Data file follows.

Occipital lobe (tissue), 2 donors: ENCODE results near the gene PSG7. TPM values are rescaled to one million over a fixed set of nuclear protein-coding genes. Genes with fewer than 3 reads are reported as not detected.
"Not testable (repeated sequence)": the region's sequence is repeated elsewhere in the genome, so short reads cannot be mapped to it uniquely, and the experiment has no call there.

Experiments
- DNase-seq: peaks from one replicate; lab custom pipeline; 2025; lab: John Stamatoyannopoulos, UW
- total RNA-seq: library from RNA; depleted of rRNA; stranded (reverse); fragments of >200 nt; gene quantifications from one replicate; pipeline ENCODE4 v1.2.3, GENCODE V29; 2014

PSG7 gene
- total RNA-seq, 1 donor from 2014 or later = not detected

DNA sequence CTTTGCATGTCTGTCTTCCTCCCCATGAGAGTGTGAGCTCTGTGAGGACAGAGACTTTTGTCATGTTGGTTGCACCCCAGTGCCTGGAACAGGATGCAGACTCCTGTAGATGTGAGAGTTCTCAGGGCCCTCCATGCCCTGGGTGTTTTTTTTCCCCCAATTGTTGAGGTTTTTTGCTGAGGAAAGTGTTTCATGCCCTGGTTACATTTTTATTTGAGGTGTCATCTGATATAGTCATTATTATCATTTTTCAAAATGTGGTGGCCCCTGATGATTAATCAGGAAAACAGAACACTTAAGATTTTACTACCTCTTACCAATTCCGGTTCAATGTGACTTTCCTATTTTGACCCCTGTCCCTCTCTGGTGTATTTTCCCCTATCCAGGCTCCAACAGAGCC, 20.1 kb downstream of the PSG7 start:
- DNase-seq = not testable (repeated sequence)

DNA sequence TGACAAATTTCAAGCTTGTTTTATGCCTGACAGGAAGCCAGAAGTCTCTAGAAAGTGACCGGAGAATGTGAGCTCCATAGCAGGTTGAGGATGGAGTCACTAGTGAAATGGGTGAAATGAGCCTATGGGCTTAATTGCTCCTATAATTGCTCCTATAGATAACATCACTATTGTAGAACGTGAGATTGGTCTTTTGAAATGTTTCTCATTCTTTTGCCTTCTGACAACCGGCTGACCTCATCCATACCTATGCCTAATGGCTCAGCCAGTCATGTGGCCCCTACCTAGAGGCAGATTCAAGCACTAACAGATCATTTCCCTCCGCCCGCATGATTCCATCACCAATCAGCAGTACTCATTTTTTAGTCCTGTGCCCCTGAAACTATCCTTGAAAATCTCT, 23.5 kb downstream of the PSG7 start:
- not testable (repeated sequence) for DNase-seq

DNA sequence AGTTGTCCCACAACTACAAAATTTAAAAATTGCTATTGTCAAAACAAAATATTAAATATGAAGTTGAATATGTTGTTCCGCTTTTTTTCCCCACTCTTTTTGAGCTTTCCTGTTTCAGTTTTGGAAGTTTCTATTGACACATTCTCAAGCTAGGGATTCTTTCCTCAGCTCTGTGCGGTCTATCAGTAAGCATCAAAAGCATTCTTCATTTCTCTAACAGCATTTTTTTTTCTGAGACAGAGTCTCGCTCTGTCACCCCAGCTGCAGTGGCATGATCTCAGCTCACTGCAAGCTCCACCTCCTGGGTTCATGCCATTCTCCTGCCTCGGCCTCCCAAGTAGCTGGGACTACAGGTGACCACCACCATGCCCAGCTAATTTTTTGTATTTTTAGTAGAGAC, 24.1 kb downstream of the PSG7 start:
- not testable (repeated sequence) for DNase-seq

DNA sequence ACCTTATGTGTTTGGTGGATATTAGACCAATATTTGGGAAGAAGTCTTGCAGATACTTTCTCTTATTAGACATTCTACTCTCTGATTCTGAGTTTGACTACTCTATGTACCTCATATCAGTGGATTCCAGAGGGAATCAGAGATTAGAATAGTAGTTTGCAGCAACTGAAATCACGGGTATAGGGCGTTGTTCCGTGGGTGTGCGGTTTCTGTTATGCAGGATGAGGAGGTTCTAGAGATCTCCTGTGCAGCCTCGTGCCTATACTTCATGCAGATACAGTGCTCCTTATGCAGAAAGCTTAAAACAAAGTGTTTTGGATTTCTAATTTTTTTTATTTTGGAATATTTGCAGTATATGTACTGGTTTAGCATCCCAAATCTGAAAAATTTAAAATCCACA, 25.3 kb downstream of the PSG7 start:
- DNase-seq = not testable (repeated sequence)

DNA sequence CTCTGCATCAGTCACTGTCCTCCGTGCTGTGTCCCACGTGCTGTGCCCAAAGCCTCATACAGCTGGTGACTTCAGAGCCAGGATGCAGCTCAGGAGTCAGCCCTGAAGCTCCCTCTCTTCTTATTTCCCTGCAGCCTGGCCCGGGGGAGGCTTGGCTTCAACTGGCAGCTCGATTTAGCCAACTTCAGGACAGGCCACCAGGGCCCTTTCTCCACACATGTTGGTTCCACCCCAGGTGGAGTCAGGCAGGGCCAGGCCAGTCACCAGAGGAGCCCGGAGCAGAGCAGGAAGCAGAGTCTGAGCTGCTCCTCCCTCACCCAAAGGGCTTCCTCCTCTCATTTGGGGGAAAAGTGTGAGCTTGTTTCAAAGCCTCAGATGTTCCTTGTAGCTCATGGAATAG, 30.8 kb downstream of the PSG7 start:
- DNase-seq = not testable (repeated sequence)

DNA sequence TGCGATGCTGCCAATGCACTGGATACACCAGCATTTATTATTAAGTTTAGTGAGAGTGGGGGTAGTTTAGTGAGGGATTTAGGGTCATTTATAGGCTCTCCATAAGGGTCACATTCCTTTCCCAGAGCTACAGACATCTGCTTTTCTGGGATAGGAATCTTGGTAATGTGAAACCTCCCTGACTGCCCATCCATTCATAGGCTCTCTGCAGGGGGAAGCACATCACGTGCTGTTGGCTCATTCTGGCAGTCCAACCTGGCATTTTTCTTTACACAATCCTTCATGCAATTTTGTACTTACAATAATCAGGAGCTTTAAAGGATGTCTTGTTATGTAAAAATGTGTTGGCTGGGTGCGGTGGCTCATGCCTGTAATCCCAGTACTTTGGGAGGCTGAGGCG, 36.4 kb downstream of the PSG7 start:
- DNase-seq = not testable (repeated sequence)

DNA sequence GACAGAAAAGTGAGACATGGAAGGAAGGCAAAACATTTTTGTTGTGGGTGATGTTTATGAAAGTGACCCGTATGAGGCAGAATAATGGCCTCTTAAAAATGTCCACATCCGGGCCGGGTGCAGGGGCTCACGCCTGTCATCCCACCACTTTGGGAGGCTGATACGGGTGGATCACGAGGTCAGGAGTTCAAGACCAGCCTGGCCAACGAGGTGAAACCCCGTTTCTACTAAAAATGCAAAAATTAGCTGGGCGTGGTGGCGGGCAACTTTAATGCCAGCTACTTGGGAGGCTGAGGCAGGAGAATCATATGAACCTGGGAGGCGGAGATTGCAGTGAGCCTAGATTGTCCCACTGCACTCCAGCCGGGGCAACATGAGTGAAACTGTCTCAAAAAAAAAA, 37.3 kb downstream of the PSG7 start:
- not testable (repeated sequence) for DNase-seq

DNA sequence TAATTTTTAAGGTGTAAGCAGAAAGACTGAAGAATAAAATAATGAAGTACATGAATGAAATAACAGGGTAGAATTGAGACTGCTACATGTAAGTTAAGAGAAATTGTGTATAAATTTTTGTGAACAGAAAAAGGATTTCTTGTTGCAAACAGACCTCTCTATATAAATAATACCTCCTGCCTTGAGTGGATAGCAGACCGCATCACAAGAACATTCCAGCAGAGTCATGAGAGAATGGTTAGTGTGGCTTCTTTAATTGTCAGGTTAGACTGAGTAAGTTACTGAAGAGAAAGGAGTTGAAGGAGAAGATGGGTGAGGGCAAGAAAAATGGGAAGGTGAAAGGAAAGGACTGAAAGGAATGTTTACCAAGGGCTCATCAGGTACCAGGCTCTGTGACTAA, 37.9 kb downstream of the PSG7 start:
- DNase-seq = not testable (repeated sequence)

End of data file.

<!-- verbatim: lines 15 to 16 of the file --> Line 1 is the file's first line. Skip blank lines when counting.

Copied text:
- DNase-seq = not testable (repeated sequence)

DNA sequence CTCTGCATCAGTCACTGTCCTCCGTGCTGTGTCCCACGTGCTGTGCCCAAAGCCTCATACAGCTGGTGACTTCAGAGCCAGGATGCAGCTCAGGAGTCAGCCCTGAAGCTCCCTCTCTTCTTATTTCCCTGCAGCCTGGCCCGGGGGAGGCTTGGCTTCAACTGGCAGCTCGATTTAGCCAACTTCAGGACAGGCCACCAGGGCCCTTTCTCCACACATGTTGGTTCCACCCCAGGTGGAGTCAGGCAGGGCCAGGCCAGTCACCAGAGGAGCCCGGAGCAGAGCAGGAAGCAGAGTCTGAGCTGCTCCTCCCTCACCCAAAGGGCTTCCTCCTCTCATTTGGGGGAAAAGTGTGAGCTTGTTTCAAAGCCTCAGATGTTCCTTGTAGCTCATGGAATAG, 30.8 kb downstream of the PSG7 start: